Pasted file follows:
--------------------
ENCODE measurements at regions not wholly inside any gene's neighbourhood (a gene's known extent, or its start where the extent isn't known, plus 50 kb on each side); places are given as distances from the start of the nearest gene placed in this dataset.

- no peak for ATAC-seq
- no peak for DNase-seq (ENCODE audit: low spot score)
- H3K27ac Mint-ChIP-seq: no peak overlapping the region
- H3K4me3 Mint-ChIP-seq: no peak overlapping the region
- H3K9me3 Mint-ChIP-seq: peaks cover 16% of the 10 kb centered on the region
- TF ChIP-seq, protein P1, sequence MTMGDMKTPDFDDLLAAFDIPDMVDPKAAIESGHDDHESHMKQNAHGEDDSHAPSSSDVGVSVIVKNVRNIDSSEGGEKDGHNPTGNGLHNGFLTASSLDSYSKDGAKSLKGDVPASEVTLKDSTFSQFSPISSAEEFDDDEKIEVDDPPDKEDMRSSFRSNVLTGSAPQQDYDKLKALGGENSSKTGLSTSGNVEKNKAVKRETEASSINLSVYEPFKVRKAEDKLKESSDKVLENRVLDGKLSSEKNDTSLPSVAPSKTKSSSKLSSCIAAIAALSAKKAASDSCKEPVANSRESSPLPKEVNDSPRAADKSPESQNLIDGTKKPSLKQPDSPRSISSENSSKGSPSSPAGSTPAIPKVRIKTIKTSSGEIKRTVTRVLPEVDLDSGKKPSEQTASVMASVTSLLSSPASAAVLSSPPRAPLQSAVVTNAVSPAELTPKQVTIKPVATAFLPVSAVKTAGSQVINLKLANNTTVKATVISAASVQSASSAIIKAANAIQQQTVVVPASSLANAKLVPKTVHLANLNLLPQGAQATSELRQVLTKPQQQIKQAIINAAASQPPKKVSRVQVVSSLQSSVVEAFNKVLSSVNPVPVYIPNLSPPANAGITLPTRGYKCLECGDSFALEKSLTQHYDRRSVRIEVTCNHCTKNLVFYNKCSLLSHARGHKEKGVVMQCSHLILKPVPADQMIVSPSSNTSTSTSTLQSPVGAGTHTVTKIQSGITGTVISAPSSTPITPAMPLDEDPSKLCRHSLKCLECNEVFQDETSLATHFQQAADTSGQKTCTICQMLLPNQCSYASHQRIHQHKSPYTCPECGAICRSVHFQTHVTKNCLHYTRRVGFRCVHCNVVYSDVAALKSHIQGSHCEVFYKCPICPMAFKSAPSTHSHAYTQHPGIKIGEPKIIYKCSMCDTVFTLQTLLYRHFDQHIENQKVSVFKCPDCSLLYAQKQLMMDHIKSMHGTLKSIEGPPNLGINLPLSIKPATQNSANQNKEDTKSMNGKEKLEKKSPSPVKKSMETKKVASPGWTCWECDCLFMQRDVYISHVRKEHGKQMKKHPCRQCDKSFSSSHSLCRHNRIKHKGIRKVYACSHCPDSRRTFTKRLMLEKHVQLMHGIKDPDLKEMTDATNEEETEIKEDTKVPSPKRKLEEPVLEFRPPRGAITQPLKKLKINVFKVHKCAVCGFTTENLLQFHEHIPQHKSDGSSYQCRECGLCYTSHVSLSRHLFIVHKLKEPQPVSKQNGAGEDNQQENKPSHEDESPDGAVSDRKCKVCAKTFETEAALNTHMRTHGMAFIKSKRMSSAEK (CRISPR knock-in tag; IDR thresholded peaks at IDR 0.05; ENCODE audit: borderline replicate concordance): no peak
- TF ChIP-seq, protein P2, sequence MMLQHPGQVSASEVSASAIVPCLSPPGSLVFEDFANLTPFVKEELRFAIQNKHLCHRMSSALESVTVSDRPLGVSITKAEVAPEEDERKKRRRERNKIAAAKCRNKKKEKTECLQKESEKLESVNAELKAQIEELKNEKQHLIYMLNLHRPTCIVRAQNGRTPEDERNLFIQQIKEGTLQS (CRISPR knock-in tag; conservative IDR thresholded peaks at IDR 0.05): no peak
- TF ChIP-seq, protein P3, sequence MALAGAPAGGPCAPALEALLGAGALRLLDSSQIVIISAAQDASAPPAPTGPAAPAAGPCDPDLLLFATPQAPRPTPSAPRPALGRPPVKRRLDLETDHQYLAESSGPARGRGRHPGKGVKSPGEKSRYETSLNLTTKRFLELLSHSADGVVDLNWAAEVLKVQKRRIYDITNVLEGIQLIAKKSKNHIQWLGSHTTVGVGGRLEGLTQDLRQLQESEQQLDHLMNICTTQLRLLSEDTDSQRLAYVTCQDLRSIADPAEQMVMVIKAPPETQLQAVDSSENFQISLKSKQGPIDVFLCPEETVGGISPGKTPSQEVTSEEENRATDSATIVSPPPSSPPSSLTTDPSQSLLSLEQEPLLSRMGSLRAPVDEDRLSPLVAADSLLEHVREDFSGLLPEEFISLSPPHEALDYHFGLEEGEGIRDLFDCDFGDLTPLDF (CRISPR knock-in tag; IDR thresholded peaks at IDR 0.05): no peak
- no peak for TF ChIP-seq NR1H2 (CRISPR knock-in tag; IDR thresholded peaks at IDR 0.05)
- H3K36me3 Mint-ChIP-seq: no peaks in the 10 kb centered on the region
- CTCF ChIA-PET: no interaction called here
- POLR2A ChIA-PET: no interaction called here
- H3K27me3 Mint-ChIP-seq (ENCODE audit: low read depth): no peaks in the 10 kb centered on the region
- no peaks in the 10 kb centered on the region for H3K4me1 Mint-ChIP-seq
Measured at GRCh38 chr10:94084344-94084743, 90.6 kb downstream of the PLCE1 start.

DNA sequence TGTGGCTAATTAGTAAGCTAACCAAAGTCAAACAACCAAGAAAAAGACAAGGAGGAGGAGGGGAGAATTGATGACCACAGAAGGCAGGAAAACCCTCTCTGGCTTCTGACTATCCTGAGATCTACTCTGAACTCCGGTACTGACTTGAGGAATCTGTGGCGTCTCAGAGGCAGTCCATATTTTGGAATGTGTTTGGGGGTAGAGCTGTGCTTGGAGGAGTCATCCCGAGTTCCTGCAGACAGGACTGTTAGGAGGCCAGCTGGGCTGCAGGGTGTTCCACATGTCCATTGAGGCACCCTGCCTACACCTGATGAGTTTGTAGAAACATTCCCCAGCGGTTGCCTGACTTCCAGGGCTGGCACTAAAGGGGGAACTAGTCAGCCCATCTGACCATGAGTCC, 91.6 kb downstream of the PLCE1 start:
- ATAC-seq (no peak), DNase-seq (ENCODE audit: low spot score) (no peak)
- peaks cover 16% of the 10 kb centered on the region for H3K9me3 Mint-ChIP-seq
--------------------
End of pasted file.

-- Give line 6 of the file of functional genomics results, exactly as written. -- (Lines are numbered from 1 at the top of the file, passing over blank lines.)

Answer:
- H3K9me3 Mint-ChIP-seq: peaks cover 16% of the 10 kb centered on the region